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Arkansas Razorbacks Football
Current season:
2020 Arkansas Razorbacks
1280px-Arkansas Razorbacks logo.svg.png NCAA-SEC-Arkansas Razorbacks Crimson helmet.png
First season 1894
Athletic director Hunter Yurachek
Head coach Sam Pittman
1st year, 0–0 (.000)
Home stadium Donald W. Reynolds Razorback Stadium
Field Frank Broyles Field
Stadium capacity 76,212
Stadium surface Tahoma 31 (Fayetteville)[1]
FieldTurf (Little Rock)
Conference Southeastern Conference (SEC)
Division Western
Past conferences Independent (1894–1914)
Southwest Conference (1915–1991)
All-time history
Arkansas Razorbacks Historical Teams
1894 1895 1896 1897 1898 1899
1900 1901 1902 1903 1904 1905 1906 1907 1908 1909
1910 1911 1912 1913 1914 1915 1916 1917 1918 1919
1920 1921 1922 1923 1924 1925 1926 1927 1928 1929
1930 1931 1932 1933 1934 1935 1936 1937 1938 1939
1940 1941 1942 1943 1944 1945 1946 1947 1948 1949
1950 1951 1952 1953 1954 1955 1956 1957 1958 1959
1960 1961 1962 1963 1964 1965 1966 1967 1968 1969
1970 1971 1972 1973 1974 1975 1976 1977 1978 1979
1980 1981 1982 1983 1984 1985 1986 1987 1988 1989
1990 1991 1992 1993 1994 1995 1996 1997 1998 1999
2000 2001 2002 2003 2004 2005 2006 2007 2008 2009
2010 2011 2012 2013 2014 2015 2016 2017 2018 2019
2020 2021 2022 2023 2024
All-time record 716–504–40 (.584)
Postseason bowl record 15–24–3 (.393)
Playoff appearances 0
Claimed national titles 1 (1964)
Conference titles 13
Division titles 4
Rivalries Ole Miss (rivalry)
LSU (rivalry)
Texas (rivalry)
Texas A&M (rivalry)
Missouri (rivalry)
Heisman winners 0
Consensus All-Americans 24
Current uniform
NCAA-SEC-Arkansas Razorbacks jerseys.png
Colors Cardinal[2] and White[2]

             


Fight song Arkansas Fight
Marching band Best in Sight and Sound
Website arkansasrazorbacks.com

The Arkansas Razorbacks football team represents the University of Arkansas located in Fayetteville, Arkansas. The Razorbacks are a member of the NCAA FBS Southeastern Conference and play their home games at the Donald W. Reynolds Razorback Stadium in Fayetteville. The Razorbacks are currently coached by Sam Pittman. As of 2019, the program has 1 claimed national championship awarded by the Football Writers Association of America (FWAA) and Helms Athletic Foundation (HAF) in 1964, 1 unclaimed national championship awarded by the Foundation for the Analysis of Competitions and Tournaments (FACT) in 1977, 13 conference championships, 45 All-Americans, and an all-time record of 716–504–40.

History

Early history (1894–1957)

The first University of Arkansas football team was formed in 1894 and coached by John Futrall, who was a Latin professor at the University.[3] That team played three games: two against Fort Smith High School and one against Texas.[3] Before the 1909 season, the teams were called the Arkansas Cardinals and a bird was the school's mascot.[4] The name and mascot changed following the 1909 season when the football team, coached by Hugo Bezdek, finished 7–0.[5] The Cardinals became the Razorbacks after Arkansas defeated LSU 7-0 and coach Bezdek told them they were "as tough" as a band of fighting Razorbacks.[6][7] The Wooo Pig Sooie or calling the Hogs became a tradition and the official school cheer in the 1920s when farmers rushing out to meet the bus returning from an away game called the hogs as a greeting.[8][9][10] Arkansas prevailed over powerhouses Oklahoma, LSU and Washington of St. Louis in 1909, and was declared unofficial champions of the South and Southwest.[3] It was with the help of Steve Creekmore that this was accomplished. Creekmore became perhaps the first Razorback star, a quarterback from Van Buren, Arkansas who initially played only Intramural sports.[3] Bezdek used Creekmore to install a very early edition of the hurry-up offense, as the team never huddled and chased the ball after every play.[3] Creekmore was also known for "fast and slippery running, blocking, and passing" and could also return punts and tackle well.[3]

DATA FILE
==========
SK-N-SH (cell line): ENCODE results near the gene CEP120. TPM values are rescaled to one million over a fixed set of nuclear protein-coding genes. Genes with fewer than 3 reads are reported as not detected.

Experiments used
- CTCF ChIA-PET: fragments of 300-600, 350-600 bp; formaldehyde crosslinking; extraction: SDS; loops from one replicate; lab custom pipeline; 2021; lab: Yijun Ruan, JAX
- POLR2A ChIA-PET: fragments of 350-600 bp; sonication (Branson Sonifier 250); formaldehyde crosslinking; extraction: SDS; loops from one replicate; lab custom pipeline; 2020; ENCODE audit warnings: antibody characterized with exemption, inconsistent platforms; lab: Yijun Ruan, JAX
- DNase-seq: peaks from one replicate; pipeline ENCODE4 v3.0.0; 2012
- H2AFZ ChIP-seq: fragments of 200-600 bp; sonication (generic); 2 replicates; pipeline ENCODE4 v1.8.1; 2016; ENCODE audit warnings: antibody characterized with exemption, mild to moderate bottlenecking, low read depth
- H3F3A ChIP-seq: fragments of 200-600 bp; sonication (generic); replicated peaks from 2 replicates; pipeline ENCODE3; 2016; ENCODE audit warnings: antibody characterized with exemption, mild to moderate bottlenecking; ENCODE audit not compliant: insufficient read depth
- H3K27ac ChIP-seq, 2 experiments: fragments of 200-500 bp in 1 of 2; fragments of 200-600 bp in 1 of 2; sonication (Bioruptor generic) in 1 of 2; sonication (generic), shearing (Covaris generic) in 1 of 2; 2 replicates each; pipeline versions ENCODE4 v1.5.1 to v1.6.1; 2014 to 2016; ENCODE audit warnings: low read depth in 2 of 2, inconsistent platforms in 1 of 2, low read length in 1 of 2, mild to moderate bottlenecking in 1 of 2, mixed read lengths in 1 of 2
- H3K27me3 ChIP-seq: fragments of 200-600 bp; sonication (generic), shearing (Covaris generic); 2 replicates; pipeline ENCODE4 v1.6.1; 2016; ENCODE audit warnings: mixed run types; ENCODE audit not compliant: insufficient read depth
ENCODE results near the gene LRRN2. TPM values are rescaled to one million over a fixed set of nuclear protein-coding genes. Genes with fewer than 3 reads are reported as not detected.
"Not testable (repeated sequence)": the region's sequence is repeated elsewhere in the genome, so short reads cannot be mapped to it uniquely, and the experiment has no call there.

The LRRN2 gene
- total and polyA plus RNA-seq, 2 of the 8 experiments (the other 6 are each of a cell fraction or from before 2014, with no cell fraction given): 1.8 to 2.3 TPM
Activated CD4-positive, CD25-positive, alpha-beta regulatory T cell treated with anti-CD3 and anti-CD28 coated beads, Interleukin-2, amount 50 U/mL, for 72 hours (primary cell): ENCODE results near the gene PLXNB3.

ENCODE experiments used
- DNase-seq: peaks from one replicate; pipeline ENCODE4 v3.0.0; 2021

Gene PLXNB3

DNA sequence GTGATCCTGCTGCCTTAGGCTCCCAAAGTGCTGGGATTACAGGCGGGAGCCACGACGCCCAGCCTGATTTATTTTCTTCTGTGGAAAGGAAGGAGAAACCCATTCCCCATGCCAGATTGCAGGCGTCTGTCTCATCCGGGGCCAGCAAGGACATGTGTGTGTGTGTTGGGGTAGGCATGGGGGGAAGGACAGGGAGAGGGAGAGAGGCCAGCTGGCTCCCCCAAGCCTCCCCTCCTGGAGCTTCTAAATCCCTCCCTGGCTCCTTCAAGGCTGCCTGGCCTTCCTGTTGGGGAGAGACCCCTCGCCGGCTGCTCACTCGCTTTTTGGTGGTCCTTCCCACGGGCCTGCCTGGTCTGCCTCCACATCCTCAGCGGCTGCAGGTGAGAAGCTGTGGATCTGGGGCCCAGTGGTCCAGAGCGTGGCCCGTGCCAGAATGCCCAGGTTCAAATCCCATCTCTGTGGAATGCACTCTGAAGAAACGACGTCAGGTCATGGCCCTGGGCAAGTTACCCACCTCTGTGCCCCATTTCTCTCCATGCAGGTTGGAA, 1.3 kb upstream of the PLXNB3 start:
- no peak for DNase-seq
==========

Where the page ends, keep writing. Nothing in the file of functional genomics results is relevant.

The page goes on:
The Razorbacks joined the Southwest Conference (SWC) as charter members in 1915.[11] The conference also included teams from Texas (Baylor, Rice, Texas, Texas A&M) and Oklahoma (Oklahoma, Oklahoma A&M).[12] Southwestern (TX) would also join, but leave the following year.[13] The 1916, 1917, and 1919 teams were led at quarterback by "Arkansas' greatest athlete" Gene Davidson.[14] The Razorbacks didn't have a winning conference record until 1920, and didn't win the conference championship until 1936. Arkansas had the best record during the 1933 season, but had to forfeit the SWC Championship because Ulysses "Heine" Schleuter, who had no eligibility remaining, played on the team.[15] Schleuter had told coach Fred Thomsen that he was eligible, but he was recognized by an SMU player during the game as a former Cornhusker.[15] The Hogs did accept an invitation to the 1934 Dixie Classic, a precursor to today's Cotton Bowl Classic.[16] Arkansas became rivals with Ole Miss due to proximity. Although not SWC members, Ole Miss played Arkansas intermittently until a yearly series began from 19521961. During the 1938 season, the Razorbacks replaced their 300-seat stadium known as The Hill with Bailey Stadium, named after Arkansas governor Carl Bailey.[17] It was known as University Stadium for one game before being changed to honor the governor.[18] This stadium still exists today, although heavily renovated, as Donald W. Reynolds Razorback Stadium, the current home of the Razorbacks.[18]


Frank Broyles era (1958–1976)